The lightweight and well-made Lezyne Road Drive bike mini pump sits snugly next to your water bottle out of the way until you need it. It comes in two colors and three sizes.
Best Mountain Bike Mini Pump: Pro Bike Tool
If you see some similarities between the Pro Bike Tool Mini Bike Pump and the Lezyne I recommended above, there’s a reason. This is a proven design that works.
The Pro Bike Tool pump also works with Presta and Shrader valves and will go up to 100psi. Pro Bike says its design will get you back on the trail faster with 30 percent fewer strokes than conventional mini pumps—which is important for higher-volume mountain bike tires.
This pump is only 7.3 inches long and weighs 3.6oz. Like the Lezyne, it clips next to a water bottle and has a rubber strap to hold it securely, so it’s not rattling around on rough trails. As a bonus, you can choose red over black or silver if that’s your thing.
PRO BIKE TOOL Mini Bike Pump Fits Presta and Schrader - High Pressure PSI - Reliable, Compact & Light - Best Quality & Performance - Bicycle Tire Pump for Road, Mountain and BMX
The Pro Bike Tool Mini Bike Pump comes in red, black, or silver and is just 7.3 inches long and 3.6oz. It'll put 100psi into Presta or Schrader valves.
How to Make Yourself Ready for Just About Anything
So, whether you’re on tubed or tubeless tires, here’s what I think you should have with you on rides.
- CO2 inflator
- 2 CO2 cartridges
- Mini pump
- Spare tube
- Patch kit
- Tire boot material
- Tire levers (optional)
All of the above sounds like a lot, but I can cram everything but the pump into the smallest saddle bag along with a couple of Allen wrenches. It’s important not to let tools rub against your spare tube because they’ll abraid a hole in it in no time as the bag vibrates under your saddle.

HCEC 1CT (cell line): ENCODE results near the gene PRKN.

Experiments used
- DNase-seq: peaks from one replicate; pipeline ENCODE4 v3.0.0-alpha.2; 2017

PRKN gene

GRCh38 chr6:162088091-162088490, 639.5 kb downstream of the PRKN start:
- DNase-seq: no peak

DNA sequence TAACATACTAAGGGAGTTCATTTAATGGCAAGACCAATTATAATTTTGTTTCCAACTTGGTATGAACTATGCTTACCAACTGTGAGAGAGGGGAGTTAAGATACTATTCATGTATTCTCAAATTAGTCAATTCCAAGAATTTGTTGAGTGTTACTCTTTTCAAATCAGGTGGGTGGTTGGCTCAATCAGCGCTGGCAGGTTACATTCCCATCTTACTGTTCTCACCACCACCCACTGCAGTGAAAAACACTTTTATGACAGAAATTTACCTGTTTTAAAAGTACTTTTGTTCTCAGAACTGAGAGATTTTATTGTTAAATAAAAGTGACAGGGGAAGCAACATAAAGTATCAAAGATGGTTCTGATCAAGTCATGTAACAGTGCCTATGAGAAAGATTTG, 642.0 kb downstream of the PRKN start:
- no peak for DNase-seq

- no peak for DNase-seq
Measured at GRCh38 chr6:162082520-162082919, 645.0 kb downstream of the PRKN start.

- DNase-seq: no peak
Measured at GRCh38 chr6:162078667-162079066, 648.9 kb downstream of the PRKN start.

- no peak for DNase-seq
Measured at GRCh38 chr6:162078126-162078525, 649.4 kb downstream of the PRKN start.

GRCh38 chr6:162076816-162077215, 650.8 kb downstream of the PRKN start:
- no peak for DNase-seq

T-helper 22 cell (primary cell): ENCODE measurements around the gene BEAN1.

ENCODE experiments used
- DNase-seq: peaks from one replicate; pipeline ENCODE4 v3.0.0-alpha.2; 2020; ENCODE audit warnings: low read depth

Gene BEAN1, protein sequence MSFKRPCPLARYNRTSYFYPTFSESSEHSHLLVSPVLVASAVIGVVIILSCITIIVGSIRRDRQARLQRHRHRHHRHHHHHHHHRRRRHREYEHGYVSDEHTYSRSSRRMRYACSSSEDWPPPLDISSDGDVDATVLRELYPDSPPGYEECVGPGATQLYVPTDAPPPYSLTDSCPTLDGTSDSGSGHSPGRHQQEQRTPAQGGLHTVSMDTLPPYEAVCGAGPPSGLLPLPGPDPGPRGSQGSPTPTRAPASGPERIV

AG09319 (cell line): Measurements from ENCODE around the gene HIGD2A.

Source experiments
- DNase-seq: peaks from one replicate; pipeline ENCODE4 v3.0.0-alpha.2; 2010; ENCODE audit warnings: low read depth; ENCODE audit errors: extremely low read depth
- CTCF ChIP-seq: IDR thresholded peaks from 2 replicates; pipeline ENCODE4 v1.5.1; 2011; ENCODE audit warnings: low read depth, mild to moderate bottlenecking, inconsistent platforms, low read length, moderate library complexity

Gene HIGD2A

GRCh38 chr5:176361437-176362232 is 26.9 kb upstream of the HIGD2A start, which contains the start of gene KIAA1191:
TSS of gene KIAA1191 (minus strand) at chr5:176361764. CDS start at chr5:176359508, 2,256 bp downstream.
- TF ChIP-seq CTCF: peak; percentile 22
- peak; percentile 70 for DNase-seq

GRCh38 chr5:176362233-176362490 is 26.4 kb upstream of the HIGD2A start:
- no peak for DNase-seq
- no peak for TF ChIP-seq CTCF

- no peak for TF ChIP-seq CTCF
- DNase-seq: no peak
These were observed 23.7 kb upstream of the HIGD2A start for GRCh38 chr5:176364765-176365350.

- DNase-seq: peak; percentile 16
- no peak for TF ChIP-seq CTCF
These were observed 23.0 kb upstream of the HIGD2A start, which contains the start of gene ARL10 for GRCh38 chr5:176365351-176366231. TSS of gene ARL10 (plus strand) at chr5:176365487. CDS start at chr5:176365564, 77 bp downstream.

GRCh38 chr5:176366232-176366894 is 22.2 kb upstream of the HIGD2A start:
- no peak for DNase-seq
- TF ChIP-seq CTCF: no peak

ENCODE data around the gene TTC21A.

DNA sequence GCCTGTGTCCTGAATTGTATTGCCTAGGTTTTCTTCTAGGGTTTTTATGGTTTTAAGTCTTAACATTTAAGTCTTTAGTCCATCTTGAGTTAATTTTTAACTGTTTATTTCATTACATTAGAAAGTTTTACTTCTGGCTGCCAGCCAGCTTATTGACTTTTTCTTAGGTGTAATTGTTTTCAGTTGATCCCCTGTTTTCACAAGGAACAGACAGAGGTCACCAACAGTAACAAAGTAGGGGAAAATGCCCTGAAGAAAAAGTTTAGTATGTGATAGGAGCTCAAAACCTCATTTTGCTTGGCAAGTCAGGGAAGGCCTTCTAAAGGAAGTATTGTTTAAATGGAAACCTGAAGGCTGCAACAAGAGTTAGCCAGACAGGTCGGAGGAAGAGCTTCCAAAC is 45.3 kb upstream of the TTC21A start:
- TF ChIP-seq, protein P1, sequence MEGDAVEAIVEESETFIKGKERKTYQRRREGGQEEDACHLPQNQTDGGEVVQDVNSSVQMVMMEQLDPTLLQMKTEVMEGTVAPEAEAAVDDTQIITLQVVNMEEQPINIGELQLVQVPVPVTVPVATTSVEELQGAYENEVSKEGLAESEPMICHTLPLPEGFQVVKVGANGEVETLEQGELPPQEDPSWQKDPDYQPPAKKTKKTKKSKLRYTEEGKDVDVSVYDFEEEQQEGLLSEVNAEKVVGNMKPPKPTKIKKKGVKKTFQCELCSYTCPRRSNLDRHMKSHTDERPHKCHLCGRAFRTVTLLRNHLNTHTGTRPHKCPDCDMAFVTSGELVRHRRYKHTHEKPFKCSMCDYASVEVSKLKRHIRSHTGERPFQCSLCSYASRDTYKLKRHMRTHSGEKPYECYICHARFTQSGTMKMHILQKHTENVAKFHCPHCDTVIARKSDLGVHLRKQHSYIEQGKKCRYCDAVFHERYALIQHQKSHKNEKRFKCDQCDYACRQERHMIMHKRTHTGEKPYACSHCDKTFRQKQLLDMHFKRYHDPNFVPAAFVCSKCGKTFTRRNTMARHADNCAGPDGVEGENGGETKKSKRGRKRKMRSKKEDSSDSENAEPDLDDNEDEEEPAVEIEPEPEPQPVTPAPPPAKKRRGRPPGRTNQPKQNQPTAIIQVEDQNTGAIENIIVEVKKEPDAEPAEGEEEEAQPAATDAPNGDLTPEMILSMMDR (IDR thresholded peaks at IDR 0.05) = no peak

What is tire boot material, you ask? Say you run over a piece of glass that cuts your tire so severely that the replacement inner tube can push through the hole and blow out. Your tire is now shot, but you still need to get home. Some riders use folded money to put between the tube and the inside of the tire. I carry bits of material cut from the casings of old sew-up tires, but Park Tool also sells an inexpensive Emergency Boot Pack that does a great job.
Park Tool TB-2 Emergency Tire Boot (Pack of 3)
The Park Tool Emergency Boot Pack is super-strong and features a pressure-sensitive adhesive to make sure the boot stays in place in any tire, road or mountain, high or low pressure.
I put tire levers as optional because you don’t need them to get the tire off with some rim/tire combinations, while others can be a real bear. Do a test run with your tires to find out and decide if you need to carry levers. One other thing to note about patch kits, always replace them after using the rubber cement once because it’ll dry up before the next time you need it—even with the cap screwed down tight.
Yes, carrying a mini pump in addition to a spare tube and CO2 may seem like overkill, but take it from someone who’s had to sit shivering in sweaty bike clothes on the side of the road for over an hour while someone came to pick him up, you can never be too prepared.